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Although sharing some degree of middle power identification, big disparities exist among MIKTA (Mexico, Indonesia, Korea, Turkey, and Australia) countries with respect to their political and economic systems, domestic priorities and problems, and their regional context, which make it difficult to talk about a common MIKTA identity/role. This study draws on social constructivism to problematize and analyze Turkey’s changing middle power role among MIKTA countries through their debates at the United Nations (UN). To this aim, the chapter will conduct a detailed and comparative discourse analysis of Turkey’s and the other MIKTA countries’ statements at the opening sessions of the UN General Assembly from 2001 to 2017 with respect to their social claims about themselves, including the way they define their (1) roles in global governance, (2) attitude toward international order, and (3) the nexus between their global and regional roles. By doing so, the chapter will theoretically question and empirically analyze whether there exists any meaningful evidence demonstrating Turkey’s adoption of a middle power role that could create the opportunity for converging interests among these countries.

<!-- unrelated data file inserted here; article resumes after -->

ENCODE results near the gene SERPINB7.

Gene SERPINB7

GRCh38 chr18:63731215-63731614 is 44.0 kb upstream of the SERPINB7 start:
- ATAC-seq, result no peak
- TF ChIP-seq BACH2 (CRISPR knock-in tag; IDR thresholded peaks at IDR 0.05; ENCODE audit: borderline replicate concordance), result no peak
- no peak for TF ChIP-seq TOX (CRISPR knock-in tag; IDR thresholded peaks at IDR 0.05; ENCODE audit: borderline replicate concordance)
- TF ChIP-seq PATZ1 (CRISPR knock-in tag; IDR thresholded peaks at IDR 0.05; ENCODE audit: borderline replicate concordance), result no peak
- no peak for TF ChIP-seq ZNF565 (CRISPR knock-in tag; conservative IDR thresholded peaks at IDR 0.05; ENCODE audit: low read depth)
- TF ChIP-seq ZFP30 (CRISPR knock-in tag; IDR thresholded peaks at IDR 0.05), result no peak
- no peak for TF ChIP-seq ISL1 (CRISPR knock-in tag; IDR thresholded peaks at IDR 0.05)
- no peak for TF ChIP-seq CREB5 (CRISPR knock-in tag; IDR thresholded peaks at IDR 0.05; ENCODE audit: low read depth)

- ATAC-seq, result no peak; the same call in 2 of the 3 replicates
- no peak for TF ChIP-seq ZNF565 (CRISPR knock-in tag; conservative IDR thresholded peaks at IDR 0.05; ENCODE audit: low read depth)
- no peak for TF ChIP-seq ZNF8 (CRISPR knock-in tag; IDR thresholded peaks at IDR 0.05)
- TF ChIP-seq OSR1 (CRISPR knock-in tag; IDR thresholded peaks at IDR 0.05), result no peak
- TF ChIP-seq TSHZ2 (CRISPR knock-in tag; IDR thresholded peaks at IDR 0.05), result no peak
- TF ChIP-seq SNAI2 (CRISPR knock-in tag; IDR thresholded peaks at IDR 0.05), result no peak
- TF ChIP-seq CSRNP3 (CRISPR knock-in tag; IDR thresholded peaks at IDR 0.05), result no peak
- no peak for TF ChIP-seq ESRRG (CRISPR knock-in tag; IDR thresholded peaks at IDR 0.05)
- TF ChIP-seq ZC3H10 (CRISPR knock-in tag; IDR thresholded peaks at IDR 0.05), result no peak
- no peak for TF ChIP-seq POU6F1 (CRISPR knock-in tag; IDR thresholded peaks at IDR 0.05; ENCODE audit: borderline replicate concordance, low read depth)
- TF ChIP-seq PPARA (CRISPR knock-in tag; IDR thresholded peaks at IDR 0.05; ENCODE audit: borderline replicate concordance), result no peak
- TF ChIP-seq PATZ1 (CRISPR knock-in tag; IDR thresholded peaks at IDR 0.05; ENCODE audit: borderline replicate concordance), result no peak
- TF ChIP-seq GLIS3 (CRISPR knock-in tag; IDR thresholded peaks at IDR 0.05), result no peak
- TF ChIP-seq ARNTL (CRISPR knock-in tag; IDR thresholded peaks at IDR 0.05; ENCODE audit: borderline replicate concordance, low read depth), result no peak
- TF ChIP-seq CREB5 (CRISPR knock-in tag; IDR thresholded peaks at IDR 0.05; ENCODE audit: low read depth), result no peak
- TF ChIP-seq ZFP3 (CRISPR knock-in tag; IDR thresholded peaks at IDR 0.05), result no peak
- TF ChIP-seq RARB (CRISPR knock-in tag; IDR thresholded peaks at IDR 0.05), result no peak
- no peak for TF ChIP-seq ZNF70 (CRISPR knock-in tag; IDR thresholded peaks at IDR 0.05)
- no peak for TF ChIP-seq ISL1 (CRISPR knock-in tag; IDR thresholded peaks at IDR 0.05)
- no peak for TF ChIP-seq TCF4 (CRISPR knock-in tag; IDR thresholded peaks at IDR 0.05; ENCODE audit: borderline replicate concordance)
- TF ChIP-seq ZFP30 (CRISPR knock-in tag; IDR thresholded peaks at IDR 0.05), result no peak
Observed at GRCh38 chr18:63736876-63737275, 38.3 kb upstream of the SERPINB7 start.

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- Analyzing “T” in MIKTA: Turkey’s Changing Middle Power Role in the United Nations
Gonca Oğuz Gök
Radiye Funda Karadeniz
- Chapter 7
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